What is trauma and what do I need to know about it?
It seems like there is so much we hear about “trauma”.
Trauma can be described as anything that overwhelms the brain’s ability to make sense of what is happening. Chronic trauma can be more than a physical experience. Sometimes something that might be traumatizing for one person might not impact another.
Examples of traumatic experiences are:
• Single traumatic episodes like rape or a car accident
• Repeated trauma like neglect, sexual, physical, or emotional abuse
Chronic trauma experienced as children can have long lasting reactions for adults. Without even knowing it people can have hard time coping with every day stressors due to changes in brain brought on by continuing trauma. Ongoing abuse and neglect rewires the brain to expect those experiences to continue and therefore adapt to them as “normal”.
Some symptoms of trauma:
• Shock, denial, or disbelief
• Confusion, difficulty concentrating
• Anger, irritability, mood swings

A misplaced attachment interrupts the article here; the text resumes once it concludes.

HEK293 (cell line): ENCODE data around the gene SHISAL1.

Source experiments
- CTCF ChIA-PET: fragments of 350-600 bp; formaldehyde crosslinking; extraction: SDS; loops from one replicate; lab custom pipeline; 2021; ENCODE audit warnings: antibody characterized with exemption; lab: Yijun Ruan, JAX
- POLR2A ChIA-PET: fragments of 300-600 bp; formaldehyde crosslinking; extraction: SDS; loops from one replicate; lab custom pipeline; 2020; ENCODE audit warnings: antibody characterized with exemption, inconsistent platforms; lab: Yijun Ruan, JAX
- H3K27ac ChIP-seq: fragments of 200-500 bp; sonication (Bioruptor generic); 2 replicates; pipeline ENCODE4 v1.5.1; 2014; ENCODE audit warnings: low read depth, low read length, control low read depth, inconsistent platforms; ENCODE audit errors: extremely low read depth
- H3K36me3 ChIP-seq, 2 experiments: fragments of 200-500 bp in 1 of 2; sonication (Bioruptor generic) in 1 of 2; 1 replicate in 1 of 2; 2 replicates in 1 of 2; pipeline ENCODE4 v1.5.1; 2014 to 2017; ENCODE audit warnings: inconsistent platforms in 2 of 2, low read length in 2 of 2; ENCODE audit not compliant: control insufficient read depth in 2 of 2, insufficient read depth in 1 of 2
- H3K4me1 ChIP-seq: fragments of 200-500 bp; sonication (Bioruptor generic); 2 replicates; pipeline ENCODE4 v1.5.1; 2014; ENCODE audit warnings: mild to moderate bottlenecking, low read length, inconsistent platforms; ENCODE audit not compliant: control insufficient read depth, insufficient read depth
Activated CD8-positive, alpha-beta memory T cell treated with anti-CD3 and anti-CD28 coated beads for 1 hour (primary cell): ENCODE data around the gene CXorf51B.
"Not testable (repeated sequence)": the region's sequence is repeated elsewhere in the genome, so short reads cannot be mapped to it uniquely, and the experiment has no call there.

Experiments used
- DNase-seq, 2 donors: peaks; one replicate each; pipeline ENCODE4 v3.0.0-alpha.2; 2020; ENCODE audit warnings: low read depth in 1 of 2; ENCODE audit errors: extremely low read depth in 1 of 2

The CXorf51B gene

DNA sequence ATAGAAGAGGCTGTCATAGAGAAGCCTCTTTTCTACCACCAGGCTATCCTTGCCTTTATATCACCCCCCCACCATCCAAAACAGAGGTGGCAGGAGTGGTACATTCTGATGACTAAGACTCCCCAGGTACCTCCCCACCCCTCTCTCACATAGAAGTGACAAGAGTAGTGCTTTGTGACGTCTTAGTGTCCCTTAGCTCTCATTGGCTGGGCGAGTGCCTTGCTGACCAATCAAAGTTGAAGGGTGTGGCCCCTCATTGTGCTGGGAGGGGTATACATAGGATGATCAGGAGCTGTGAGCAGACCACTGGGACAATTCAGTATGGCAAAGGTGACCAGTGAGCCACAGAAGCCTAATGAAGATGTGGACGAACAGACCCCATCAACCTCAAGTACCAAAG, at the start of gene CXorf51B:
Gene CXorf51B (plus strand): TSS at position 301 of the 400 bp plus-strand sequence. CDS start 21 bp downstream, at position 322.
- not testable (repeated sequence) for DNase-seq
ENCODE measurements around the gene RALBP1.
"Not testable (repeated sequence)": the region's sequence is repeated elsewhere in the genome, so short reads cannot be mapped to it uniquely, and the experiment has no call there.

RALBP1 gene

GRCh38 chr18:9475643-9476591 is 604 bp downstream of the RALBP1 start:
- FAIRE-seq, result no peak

• Anxiety and fear
• Guilt, shame, self-blame
• Withdrawing from others/social isolation
• Feeling sad or hopeless
• Feeling disconnected or numb
• Hypervigilance, or being hyper-aware of your surroundings
• Flashbacks and/or nightmares
There are theories that some mood disorders, such as bipolar, depression, and anxiety, can have their roots in trauma. This is not always the case but it is worth considering whether or not trauma plays a part in mental health challenges. That is why a therapist may want to know about a client’s adverse childhood experiences. There are also mind/body connections with studies being done that appear to be linking early trauma with chronic physical pain, like fibromyalgia, chronic fatigue syndrome, and even rheumatoid arthritis.
What can be done?
Having past trauma doesn’t necessarily mean a life stuck in suffering. Again, more studies are showing that effective trauma treatment does exist and are showing promising results. Some of those treatments include EMDR (Eye Movement and Desensitization Reprocessing) and Internal Family Systems counseling. Trauma treatment is different from “talk therapy” and often includes a more focused, experiential piece. More information about these different options will be coming in future blog posts.
Watch this space for more information on trauma treatment and ways healing is occurring for those suffering the effects of trauma.